The Hattifatteners, the restless wanderers of Moominvalley

Hattifatteners are mysterious creatures whose only motivation in life is to keep moving towards the horizon...

They are pale grey-white in colour and look something like mushroom stalks with paws that extend directly from their trunks. They grow from little white seeds – but only if the seeds are sown on Midsummer’s Eve – and can become charged up with electricity in lightning storms.

“Hattifatteners grow from little white seeds.”

The Hattifatteners appear in the very first Moomin story, The Moomins and the Great Flood (1945), in which Moominmamma explains that the creatures had somehow tricked Moominpappa into disappearing off with them on their travels. They pop up frequently in the Moomin books, which perhaps isn’t a surprise given that they are always on the move, roaming all over the place.


Once a year Hattifatteners come from all points of the compass to gather at Lonely Island, which lies far out to sea, for their yearly meeting. It is always held in June, although no-one really knows why it is held at all, since the Hattifatteners cannot hear or speak.

Some Hattifattener facts, or Hattifattefacts:

  • Hattifatteners smell of burned-out thunderclaps. This is probably because they become charged up with electricity during thunderstorms.
  • They have round eyes which are usually colourless, but occasionally not.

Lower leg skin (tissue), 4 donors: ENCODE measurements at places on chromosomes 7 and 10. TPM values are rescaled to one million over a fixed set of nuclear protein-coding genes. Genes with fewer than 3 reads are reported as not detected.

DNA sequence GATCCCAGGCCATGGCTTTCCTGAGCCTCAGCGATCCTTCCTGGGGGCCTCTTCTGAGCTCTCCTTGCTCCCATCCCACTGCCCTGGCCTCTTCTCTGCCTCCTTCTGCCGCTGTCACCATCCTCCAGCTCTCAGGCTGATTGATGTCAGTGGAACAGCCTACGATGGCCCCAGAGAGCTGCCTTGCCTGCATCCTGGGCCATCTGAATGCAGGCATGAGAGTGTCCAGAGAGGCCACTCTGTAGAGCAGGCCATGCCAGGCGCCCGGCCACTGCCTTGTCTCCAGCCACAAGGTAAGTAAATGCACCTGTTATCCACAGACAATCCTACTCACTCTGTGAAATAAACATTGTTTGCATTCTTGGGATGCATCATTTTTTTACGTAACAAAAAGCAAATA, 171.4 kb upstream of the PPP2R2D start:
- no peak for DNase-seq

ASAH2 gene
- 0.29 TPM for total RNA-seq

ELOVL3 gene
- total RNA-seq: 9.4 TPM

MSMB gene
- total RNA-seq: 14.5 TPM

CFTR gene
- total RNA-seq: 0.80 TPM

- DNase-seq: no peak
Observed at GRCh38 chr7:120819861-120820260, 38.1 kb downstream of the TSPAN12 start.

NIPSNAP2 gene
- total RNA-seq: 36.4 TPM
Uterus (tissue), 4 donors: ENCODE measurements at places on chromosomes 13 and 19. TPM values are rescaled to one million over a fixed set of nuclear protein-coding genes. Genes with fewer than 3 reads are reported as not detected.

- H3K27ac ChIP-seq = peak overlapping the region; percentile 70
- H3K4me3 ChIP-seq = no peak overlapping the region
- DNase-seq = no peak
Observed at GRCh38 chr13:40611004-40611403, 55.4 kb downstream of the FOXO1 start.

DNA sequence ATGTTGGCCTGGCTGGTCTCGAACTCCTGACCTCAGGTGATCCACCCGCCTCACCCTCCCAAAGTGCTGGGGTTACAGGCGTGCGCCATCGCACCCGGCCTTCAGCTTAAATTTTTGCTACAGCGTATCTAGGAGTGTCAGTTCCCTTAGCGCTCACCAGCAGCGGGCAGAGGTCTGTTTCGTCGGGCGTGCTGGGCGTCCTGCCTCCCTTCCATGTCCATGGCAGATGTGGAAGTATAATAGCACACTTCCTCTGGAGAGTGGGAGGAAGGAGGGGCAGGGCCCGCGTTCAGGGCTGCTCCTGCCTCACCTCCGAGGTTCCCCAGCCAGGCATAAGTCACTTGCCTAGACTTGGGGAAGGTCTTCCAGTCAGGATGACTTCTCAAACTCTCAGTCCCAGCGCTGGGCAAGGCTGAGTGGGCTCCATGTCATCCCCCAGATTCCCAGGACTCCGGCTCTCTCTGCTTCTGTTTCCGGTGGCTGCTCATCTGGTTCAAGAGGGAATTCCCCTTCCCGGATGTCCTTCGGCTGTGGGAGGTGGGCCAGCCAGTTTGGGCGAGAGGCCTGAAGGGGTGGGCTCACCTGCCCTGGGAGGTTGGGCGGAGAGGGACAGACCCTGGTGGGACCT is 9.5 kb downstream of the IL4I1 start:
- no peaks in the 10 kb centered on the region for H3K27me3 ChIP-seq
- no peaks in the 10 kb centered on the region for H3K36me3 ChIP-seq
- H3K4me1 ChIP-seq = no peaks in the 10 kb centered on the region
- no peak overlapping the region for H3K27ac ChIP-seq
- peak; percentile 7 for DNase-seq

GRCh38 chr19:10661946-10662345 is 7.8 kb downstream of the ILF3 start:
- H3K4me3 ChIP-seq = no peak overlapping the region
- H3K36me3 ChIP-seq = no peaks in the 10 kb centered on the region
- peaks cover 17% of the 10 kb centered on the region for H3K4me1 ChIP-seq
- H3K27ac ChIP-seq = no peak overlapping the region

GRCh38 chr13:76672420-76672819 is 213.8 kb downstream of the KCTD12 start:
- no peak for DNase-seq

• They don’t eat or sleep.
  • They travel in groups, never alone.
  • They grow from little white seeds, but only if the seeds are sown on Midsummer’s Eve.
  • They rarely mean any harm to anyone, but they can give a nasty electric shock.
  • Although no-one understands the Hattifatteners, Moominpappa – a restless person himself – rather admires their constant roaming, and has more than once been tempted to join them…

Quotes about Hattifatteners:

  • ‘…they wander around the world, don’t stay anywhere and don’t care about anything. You can never tell if a Hattifattener is happy or angry, sad or surprised. I am sure that they have no feelings at all’ (The Moomins and the Great Flood, 1945)
  • ‘…the little white creatures who are for ever wandering restlessly from place to place, in their aimless quest for nobody knows what.’ (Comet in Moominland, 1946)
  • “Hattifatteners,” repeated Hodgkins. “They just travel and travel . . . No peace, no rest”